Working for a better economy, better governance and a better society

In speaking about the relationship between the government and business, conservatives would say that the government should merely provide a level playing field and otherwise get out of the way. They believe that the government should not try to pick winners and losers because it is incompetent to do so and will produce a misallocation of resources. Liberals believe in the idea of a public-private partnership in which the government works together with business. Examples of this include Fannie Mae and Freddie Mac, the Affordable Care Act, and the subsidies for green energy. Proponents of this approach believe that in order for the U.S. to compete with countries like China, we need to be more like China. The problem with this idea is that it often results in a giant mess where both the government and the business end up becoming corrupted by each other. Businesses subject to government largess lobby the government with the money they make, distorting the regulatory structure. The government intervenes further in the business, distorting their decision-making. The government tries to keep the business alive long after the time it should be subject to “creative destruction”. Public-private partnerships sound good, but the people in government are generally not smart enough to make them work well. The best approach is for government to maintain an arm’s length distance from business and to avoid micromanaging the economy. The communists tried central planning and it never worked right. Again, freedom produces the best results.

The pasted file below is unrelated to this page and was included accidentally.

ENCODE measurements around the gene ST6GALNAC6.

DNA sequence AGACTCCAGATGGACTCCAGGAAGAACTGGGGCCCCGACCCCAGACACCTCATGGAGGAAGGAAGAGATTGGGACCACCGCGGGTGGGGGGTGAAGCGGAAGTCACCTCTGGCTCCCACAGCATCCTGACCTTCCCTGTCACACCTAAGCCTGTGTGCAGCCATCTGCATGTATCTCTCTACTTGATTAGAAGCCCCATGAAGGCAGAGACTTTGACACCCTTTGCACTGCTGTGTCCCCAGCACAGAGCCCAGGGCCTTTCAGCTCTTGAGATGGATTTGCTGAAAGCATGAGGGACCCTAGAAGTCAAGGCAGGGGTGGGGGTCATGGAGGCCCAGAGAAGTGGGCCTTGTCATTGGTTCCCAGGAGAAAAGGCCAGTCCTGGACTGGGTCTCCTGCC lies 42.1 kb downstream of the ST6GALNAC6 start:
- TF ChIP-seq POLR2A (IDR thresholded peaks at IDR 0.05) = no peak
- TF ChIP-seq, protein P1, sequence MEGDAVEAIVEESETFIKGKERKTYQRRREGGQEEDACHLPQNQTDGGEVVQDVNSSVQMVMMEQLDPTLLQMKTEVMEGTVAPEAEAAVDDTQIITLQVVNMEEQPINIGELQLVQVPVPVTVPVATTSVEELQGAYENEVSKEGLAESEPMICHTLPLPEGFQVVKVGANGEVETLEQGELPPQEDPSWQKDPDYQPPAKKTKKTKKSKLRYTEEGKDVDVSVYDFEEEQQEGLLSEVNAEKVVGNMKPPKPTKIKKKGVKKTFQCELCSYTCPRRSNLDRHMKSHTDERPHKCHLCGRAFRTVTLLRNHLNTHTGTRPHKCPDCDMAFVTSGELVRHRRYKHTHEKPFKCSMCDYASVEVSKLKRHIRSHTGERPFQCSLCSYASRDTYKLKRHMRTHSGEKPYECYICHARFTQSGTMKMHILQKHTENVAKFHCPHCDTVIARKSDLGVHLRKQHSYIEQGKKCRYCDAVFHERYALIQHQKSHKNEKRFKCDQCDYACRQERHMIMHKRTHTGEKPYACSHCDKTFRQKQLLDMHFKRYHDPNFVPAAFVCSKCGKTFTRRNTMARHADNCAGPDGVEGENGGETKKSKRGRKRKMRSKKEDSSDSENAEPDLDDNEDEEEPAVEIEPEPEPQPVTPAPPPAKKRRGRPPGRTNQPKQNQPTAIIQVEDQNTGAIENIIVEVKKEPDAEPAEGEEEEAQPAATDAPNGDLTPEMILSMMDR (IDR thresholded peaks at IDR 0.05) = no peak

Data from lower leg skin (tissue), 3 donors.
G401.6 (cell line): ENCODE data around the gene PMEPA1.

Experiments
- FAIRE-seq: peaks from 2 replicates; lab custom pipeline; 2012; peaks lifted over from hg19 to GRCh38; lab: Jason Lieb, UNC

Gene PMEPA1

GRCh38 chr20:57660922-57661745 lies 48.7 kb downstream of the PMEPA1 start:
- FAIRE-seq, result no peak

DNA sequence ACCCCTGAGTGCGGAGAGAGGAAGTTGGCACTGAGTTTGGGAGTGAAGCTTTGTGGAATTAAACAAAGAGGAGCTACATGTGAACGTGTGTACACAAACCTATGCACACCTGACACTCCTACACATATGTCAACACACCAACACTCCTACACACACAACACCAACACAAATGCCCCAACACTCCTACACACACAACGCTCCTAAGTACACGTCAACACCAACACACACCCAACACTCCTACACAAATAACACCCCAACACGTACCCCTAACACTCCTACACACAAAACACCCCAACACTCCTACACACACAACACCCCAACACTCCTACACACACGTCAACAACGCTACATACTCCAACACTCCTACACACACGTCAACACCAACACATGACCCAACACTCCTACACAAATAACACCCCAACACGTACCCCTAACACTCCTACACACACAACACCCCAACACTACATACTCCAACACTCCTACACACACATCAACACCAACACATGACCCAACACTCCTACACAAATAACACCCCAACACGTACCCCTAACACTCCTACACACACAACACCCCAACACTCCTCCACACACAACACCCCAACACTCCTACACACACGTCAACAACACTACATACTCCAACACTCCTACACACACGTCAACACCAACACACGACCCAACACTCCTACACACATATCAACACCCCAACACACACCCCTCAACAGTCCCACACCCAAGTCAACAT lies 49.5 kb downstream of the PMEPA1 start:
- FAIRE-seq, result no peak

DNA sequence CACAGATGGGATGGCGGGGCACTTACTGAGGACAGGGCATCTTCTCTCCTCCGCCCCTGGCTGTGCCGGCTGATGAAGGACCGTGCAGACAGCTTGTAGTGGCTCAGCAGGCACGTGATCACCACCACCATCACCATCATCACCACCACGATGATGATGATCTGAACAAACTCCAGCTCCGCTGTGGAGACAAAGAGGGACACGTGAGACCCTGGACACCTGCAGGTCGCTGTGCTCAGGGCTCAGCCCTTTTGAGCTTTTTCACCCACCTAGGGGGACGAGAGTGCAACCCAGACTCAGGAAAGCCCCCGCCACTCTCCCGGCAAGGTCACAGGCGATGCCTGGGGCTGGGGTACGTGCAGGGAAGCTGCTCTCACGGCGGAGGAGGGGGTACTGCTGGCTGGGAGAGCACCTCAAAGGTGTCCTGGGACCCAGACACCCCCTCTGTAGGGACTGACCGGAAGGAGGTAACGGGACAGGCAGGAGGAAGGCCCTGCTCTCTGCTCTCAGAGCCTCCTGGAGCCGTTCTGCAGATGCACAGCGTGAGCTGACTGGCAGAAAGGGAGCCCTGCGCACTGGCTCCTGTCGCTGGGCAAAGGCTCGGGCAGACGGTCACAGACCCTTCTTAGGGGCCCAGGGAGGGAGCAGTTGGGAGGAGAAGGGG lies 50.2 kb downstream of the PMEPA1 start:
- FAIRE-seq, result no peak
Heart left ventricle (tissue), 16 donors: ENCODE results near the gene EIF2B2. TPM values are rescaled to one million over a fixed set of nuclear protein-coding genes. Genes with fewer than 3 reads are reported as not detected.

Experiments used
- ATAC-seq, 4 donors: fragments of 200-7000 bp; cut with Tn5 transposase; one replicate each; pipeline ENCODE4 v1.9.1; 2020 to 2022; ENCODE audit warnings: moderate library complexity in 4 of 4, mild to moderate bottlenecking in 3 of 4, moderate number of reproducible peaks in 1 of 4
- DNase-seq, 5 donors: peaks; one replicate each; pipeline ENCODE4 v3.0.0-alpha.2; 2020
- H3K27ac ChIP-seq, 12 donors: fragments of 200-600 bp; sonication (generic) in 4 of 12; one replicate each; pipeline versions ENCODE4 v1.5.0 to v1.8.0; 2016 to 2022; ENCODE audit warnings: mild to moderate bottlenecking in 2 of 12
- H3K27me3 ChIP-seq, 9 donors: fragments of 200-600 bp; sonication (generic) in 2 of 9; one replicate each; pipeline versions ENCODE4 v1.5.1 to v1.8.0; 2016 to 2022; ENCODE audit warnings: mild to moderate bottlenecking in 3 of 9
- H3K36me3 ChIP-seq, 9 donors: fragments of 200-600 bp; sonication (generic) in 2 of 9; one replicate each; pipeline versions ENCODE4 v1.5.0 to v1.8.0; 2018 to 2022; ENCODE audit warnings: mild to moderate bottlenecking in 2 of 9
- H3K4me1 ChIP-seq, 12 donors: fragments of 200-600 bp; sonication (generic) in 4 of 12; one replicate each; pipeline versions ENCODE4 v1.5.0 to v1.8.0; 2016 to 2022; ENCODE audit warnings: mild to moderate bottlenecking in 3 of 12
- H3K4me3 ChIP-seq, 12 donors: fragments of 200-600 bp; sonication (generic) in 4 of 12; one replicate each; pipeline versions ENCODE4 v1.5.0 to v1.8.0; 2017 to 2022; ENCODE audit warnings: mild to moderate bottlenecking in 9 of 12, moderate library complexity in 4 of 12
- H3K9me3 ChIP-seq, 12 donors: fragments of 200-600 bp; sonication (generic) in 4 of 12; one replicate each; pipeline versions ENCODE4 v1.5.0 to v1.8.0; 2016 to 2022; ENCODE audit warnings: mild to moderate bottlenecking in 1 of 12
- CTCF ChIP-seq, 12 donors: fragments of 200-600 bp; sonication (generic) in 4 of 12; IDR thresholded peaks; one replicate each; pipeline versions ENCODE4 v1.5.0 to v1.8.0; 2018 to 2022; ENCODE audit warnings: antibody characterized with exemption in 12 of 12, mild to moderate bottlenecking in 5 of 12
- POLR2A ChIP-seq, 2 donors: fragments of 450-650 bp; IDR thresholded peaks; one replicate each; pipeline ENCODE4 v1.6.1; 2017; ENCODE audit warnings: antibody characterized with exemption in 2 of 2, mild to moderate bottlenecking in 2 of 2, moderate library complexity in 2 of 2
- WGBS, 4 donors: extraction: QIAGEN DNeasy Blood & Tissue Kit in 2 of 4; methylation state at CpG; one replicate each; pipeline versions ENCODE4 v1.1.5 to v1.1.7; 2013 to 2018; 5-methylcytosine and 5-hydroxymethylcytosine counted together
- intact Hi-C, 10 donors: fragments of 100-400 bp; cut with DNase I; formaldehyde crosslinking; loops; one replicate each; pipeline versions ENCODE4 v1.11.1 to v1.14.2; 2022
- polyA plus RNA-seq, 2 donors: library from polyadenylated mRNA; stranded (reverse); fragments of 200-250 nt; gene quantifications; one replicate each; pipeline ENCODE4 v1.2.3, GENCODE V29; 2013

Lloyd Lim regulates health insurance in the State of Hawaii as the Health Branch Administrator of the Hawaii Insurance Division within the Department of Commerce and Consumer Affairs. He has a B.A. from Columbia University, a J.D. from UCLA, and an M.B.A. from the University of Hawaii. He also holds the Chartered Property and Casualty Underwriter designation.

Opinions expressed here are Mr. Lim’s own and should not be interpreted as the opinions of his employer or an attempt to influence the legislative action.